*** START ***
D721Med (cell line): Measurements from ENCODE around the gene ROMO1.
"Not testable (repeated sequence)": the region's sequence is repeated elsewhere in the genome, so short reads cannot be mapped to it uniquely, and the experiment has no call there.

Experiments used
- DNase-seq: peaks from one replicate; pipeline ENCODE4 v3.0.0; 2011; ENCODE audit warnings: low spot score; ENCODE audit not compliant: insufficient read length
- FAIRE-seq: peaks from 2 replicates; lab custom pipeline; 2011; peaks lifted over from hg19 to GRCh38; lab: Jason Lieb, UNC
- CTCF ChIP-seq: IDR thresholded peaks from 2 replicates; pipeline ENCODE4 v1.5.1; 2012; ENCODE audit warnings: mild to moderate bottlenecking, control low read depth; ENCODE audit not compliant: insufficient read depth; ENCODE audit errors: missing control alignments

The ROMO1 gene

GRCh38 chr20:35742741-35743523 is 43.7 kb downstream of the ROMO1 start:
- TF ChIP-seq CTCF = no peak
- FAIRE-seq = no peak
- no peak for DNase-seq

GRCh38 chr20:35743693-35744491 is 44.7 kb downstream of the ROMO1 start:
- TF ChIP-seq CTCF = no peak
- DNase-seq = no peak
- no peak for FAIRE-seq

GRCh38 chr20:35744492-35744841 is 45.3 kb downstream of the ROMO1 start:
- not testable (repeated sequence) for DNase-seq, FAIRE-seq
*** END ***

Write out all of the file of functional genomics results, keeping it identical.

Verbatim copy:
D721Med (cell line): Measurements from ENCODE around the gene ROMO1.
"Not testable (repeated sequence)": the region's sequence is repeated elsewhere in the genome, so short reads cannot be mapped to it uniquely, and the experiment has no call there.

Experiments used
- DNase-seq: peaks from one replicate; pipeline ENCODE4 v3.0.0; 2011; ENCODE audit warnings: low spot score; ENCODE audit not compliant: insufficient read length
- FAIRE-seq: peaks from 2 replicates; lab custom pipeline; 2011; peaks lifted over from hg19 to GRCh38; lab: Jason Lieb, UNC
- CTCF ChIP-seq: IDR thresholded peaks from 2 replicates; pipeline ENCODE4 v1.5.1; 2012; ENCODE audit warnings: mild to moderate bottlenecking, control low read depth; ENCODE audit not compliant: insufficient read depth; ENCODE audit errors: missing control alignments

The ROMO1 gene

GRCh38 chr20:35742741-35743523 is 43.7 kb downstream of the ROMO1 start:
- TF ChIP-seq CTCF = no peak
- FAIRE-seq = no peak
- no peak for DNase-seq

GRCh38 chr20:35743693-35744491 is 44.7 kb downstream of the ROMO1 start:
- TF ChIP-seq CTCF = no peak
- DNase-seq = no peak
- no peak for FAIRE-seq

GRCh38 chr20:35744492-35744841 is 45.3 kb downstream of the ROMO1 start:
- not testable (repeated sequence) for DNase-seq, FAIRE-seq